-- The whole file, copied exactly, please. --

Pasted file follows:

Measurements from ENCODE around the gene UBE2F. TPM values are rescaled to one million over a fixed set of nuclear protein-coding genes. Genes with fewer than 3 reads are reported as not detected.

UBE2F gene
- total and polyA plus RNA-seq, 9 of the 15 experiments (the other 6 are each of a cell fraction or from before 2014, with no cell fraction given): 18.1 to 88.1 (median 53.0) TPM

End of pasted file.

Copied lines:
Measurements from ENCODE around the gene UBE2F. TPM values are rescaled to one million over a fixed set of nuclear protein-coding genes. Genes with fewer than 3 reads are reported as not detected.

UBE2F gene
- total and polyA plus RNA-seq, 9 of the 15 experiments (the other 6 are each of a cell fraction or from before 2014, with no cell fraction given): 18.1 to 88.1 (median 53.0) TPM